Front Page Titles (by Subject) CHAPTER 22: MONEY AND CAPITALIZATION - Economics, vol. 1: Economic Principles
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CHAPTER 22: MONEY AND CAPITALIZATION - Frank A. Fetter, Economics, vol. 1: Economic Principles 
Economics, vol. 1: Economic Principles, (New York: The Century Co., 1915).
Part of: Economics, 2 vols.
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MONEY AND CAPITALIZATION
§ 1. The functions of money. § 2. The standard of deferred payments. § 3. Property. § 4. Wealth and property rights. § 5. Origin of capital; its definition. § 6. Capitalization of direct durative agents. § 7. Capitalization of indirect durative agents. § 8. Time-price without loans. § 9. Present price and the discount on future uses.
§ 1. The functions of money. As trade among a number of traders is greatly facilitated and price is given a more exact expression when a common objective standard, money, comes into use, so a price paid for time-transfers of many kinds can be much better expressed in a common standard by the use of money.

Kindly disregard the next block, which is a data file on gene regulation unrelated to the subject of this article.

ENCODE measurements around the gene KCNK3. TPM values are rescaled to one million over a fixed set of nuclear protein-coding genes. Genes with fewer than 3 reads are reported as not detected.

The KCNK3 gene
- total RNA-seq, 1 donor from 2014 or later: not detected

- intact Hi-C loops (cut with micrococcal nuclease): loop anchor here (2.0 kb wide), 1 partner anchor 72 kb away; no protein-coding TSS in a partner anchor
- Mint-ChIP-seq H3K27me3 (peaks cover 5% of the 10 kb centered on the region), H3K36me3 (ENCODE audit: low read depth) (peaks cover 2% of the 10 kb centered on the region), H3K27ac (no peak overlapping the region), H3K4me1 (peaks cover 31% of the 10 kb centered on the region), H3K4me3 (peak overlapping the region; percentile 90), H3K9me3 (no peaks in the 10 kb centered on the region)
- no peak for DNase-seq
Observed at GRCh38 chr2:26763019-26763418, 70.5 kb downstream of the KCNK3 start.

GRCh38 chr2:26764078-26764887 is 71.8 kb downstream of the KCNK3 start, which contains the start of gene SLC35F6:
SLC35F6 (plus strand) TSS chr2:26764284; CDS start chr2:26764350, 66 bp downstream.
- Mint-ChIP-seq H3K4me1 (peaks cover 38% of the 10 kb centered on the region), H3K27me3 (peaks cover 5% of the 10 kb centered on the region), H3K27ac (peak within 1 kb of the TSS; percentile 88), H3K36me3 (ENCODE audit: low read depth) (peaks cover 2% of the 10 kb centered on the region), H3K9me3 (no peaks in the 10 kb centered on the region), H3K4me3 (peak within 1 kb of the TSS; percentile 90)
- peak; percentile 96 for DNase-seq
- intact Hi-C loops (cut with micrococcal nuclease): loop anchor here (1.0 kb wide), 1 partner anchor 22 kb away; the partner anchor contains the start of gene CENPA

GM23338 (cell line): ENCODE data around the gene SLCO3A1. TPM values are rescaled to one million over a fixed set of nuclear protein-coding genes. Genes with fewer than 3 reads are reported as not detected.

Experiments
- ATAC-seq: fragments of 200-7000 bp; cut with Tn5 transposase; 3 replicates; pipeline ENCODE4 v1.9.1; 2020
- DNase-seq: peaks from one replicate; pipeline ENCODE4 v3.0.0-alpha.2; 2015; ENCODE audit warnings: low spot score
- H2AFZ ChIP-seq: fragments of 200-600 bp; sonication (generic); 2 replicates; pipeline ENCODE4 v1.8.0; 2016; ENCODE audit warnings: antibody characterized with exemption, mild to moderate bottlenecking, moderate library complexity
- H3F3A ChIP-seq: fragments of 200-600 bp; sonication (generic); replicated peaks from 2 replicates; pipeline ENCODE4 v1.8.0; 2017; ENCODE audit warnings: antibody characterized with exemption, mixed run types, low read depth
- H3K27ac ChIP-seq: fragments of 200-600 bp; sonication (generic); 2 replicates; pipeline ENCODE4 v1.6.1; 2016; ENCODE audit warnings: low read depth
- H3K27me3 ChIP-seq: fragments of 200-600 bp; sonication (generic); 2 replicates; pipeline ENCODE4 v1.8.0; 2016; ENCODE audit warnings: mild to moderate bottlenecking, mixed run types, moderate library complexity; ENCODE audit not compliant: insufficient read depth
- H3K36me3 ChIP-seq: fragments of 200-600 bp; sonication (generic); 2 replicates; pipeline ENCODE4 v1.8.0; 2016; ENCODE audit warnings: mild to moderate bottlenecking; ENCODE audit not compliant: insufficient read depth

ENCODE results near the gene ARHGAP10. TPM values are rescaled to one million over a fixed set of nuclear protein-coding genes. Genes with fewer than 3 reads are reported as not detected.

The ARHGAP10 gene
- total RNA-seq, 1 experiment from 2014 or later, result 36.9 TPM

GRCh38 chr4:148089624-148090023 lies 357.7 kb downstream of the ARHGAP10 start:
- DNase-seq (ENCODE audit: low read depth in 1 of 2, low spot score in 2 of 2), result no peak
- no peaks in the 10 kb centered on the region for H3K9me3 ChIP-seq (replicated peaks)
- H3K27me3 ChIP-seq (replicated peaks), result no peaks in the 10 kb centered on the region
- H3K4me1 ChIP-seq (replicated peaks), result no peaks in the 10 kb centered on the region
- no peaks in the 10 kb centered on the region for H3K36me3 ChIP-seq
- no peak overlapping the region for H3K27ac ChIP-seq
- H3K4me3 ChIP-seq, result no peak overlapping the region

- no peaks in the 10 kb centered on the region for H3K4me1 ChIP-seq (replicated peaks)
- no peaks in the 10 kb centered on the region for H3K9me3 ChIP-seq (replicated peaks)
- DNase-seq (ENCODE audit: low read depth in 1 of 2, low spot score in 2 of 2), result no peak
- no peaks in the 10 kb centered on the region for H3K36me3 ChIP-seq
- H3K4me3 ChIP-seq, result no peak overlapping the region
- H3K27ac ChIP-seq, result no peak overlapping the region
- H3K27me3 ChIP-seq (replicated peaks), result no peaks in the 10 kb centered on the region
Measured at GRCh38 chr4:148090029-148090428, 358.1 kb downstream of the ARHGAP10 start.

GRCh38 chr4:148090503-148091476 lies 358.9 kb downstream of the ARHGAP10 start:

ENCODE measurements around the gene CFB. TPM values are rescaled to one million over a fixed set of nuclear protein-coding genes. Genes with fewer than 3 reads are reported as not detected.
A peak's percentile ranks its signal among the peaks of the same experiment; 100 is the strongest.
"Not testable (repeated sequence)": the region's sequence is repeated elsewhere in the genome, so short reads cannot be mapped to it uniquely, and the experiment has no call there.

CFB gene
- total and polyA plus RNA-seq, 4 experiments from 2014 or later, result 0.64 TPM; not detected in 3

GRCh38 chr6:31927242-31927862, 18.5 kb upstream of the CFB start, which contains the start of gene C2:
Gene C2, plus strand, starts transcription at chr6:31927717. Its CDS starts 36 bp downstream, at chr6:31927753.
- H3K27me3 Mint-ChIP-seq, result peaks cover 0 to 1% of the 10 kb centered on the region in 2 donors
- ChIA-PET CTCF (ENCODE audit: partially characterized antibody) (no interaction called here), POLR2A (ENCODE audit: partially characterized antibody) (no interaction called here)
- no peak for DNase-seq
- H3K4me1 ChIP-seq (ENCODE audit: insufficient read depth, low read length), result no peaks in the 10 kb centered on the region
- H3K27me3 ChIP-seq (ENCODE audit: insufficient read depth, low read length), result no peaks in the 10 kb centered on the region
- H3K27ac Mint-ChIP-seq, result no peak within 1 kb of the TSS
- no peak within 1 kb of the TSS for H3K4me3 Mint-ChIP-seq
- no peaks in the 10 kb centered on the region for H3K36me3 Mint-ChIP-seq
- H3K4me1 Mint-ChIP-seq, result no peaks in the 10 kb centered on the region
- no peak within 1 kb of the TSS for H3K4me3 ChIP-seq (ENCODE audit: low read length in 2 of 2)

Money is first a means of trade, a medium of exchange. (For preliminary definition, see above, Chapter 7.) It is some object which has value to all men and which, because of its convenience, comes to have the most general marketability of any good. It is thus selected because of certain qualities in which it excels any other good. It is always some object containing in the view of every one, a good deal of value in small bulk, most easily kept without physical decay and that has come, as markets develop, to be one of the goods in most trades.
The general medium of exchange is necessarily the most general price-good. As all other things are constantly exchanged for money, they can each in turn be compared with all the others in terms of money. It becomes the common denominator of prices. The price of any one thing in terms of another can be found from the money-prices of the two. This permits and cultivates habits of exacter conscious calculation of prices both by buyers and sellers than were before possible.